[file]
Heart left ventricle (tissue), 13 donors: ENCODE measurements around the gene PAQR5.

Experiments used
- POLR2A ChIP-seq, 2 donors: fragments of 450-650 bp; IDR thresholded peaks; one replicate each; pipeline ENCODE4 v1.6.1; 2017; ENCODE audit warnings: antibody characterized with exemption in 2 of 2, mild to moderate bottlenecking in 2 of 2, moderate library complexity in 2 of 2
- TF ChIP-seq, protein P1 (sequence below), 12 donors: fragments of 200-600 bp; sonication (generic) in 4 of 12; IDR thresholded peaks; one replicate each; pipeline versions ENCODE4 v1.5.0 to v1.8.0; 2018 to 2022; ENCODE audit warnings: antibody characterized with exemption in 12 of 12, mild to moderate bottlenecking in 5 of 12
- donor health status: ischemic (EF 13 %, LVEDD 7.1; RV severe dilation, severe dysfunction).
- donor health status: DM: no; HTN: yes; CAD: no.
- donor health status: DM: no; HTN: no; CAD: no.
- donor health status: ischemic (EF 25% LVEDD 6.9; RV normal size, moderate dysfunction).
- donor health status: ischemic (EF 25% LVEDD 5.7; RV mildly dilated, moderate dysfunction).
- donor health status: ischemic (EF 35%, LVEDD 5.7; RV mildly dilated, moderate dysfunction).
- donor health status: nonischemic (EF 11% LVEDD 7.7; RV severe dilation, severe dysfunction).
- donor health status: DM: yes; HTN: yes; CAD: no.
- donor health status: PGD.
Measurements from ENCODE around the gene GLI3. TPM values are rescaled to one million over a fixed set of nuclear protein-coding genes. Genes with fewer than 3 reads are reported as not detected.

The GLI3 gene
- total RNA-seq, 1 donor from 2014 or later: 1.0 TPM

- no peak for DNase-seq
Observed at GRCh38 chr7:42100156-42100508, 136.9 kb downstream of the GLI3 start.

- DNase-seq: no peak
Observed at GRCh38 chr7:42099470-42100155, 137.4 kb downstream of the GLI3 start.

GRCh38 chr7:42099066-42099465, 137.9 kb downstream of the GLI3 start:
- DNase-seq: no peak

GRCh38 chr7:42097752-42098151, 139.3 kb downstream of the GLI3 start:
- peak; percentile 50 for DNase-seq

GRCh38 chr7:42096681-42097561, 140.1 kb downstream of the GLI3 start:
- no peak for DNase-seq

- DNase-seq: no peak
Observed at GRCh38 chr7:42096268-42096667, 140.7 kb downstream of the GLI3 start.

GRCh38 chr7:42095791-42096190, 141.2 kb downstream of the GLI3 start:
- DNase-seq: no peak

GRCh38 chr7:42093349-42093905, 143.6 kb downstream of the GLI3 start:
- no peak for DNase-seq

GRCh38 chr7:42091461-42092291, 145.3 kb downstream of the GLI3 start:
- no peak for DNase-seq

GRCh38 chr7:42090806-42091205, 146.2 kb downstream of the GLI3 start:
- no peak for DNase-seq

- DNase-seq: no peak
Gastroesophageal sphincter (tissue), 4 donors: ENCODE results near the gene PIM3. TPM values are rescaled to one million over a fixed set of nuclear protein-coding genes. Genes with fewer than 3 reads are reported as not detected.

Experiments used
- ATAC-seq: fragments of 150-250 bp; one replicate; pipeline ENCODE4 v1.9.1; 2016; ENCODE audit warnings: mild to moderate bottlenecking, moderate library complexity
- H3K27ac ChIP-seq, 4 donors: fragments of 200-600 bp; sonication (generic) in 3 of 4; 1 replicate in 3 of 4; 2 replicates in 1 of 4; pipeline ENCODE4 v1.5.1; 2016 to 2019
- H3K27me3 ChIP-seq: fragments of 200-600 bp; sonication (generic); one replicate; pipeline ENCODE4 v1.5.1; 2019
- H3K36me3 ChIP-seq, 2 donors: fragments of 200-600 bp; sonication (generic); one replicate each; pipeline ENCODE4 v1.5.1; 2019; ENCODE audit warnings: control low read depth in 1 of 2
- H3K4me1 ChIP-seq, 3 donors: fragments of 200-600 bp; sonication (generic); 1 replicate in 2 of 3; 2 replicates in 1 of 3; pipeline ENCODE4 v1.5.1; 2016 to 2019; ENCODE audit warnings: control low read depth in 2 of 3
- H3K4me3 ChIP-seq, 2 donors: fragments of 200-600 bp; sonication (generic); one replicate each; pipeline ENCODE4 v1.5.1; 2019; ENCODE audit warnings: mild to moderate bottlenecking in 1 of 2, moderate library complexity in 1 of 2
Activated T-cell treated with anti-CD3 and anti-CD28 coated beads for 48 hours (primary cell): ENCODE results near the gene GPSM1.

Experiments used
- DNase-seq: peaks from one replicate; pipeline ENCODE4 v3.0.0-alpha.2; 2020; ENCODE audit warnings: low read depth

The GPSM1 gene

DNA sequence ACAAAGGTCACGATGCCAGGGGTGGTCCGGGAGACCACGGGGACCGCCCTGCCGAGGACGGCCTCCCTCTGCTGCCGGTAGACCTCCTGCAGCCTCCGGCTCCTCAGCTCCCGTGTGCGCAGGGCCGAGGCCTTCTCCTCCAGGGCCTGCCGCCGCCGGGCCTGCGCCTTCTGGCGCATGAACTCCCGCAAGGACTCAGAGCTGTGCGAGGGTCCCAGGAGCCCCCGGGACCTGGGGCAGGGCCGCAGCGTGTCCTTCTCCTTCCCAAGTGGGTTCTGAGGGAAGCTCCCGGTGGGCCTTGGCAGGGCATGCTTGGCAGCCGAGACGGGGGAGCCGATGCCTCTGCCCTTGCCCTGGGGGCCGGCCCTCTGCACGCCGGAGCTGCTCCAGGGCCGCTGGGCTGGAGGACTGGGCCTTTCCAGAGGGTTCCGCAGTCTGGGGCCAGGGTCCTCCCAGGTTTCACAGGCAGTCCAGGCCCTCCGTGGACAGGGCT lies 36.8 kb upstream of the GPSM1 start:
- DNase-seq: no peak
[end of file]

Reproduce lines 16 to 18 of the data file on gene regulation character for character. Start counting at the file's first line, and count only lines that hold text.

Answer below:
- total RNA-seq, 1 donor from 2014 or later: 1.0 TPM

- no peak for DNase-seq
Observed at GRCh38 chr7:42100156-42100508, 136.9 kb downstream of the GLI3 start.